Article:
hardware_buffer: Shared memory backed by a general AHardwareBuffer that doesn't use the format
AHARDWARE_BUFFER_FORMAT_BLOB. The non-BLOB mode hardware buffer is only supported in model execution.Available from NN HAL 1.2. For more details, see AHardwareBuffer.
From NN HAL 1.3, NNAPI supports memory domains that provide allocator interfaces for driver-managed buffers. The driver-managed buffers can also be used as execution inputs or outputs. For more details, see Memory domains.
NNAPI drivers must support mapping of
mmap_fd memory names. From
NN HAL 1.3, drivers must also support mapping of
for general non-BLOB mode
hardware_buffer and memory domains is optional.
AHardwareBuffer is a type of shared memory that wraps a
Gralloc buffer. In Android
10, the Neural Networks API (NNAPI) supports using
allowing the driver to perform executions without copying data, which improves
performance and power consumption for apps. For example, a camera HAL
stack can pass AHardwareBuffer objects to the NNAPI for machine learning
workloads using AHardwareBuffer handles generated by camera NDK and media NDK
APIs. For more information, see
AHardwareBuffer objects used in NNAPI are passed to the driver through a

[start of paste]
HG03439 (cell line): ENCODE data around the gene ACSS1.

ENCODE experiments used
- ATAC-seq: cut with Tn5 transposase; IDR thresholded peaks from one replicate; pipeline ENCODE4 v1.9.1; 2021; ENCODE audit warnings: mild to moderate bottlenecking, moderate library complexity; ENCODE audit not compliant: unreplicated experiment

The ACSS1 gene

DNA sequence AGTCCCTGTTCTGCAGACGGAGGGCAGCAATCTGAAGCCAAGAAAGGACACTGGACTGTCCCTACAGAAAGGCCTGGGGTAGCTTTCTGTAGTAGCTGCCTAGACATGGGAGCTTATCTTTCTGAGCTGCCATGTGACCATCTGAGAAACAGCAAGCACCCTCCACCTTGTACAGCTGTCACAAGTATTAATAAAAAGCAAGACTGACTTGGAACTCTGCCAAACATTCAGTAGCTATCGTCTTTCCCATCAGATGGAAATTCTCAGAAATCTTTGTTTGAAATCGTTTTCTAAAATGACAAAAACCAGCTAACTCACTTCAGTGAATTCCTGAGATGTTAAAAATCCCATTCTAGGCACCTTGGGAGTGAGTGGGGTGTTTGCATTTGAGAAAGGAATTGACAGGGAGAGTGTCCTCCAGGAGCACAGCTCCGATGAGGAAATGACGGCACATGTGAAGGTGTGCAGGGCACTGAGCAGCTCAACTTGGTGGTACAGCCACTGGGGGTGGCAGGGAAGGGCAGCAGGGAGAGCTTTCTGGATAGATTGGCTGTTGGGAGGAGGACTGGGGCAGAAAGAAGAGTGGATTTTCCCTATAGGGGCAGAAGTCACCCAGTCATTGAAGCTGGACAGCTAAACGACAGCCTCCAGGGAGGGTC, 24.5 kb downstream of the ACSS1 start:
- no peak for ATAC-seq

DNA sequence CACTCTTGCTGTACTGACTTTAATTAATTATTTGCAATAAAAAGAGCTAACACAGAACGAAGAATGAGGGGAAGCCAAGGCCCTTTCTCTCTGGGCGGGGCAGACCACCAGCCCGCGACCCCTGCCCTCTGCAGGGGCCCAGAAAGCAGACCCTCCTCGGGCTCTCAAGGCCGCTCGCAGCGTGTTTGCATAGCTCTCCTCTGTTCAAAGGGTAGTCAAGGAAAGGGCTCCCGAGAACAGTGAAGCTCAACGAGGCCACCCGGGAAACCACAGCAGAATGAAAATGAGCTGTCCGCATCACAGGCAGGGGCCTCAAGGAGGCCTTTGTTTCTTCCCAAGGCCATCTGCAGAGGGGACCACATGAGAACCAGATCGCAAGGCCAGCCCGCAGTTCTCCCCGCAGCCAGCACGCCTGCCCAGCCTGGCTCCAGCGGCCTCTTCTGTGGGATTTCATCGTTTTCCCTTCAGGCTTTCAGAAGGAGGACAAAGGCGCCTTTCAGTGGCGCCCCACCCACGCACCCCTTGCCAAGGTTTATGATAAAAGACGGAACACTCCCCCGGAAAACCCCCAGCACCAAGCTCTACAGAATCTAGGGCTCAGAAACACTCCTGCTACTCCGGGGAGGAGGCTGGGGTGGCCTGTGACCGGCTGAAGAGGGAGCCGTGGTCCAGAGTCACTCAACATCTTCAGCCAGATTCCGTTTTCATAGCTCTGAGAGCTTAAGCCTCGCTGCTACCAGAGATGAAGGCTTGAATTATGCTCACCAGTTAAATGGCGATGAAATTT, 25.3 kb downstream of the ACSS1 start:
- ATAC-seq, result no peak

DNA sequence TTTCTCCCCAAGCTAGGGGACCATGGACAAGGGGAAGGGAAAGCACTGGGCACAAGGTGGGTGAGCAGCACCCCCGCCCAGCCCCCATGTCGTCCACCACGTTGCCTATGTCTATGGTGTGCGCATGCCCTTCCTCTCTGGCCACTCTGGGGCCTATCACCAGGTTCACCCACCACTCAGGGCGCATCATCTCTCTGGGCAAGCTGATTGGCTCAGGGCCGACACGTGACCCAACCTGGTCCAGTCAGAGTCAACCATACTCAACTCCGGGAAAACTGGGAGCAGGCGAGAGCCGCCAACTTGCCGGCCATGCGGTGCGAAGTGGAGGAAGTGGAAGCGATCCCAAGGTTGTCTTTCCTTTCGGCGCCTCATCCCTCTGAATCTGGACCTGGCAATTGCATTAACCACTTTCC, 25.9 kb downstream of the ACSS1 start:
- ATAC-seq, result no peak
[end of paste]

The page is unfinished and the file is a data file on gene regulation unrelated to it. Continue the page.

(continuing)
hidl_memory struct named either
hardware_buffer_blob represents only AHardwareBuffer
objects with the
The information required by the framework is encoded in the
hidl_memory struct. The
hidl_handle field wraps
which encodes all of the required metadata about AHardwareBuffer or Gralloc
The driver must properly decode the provided
hidl_handle field and access the
memory described by
hidl_handle. When the
getSupportedOperations method is
called, the driver should detect whether it can decode the provided
hidl_handle and access the memory described by
hidl_handle. The model
preparation must fail if the
hidl_handle field used for a constant operand
isn't supported. The execution must fail if the
hidl_handle field used for an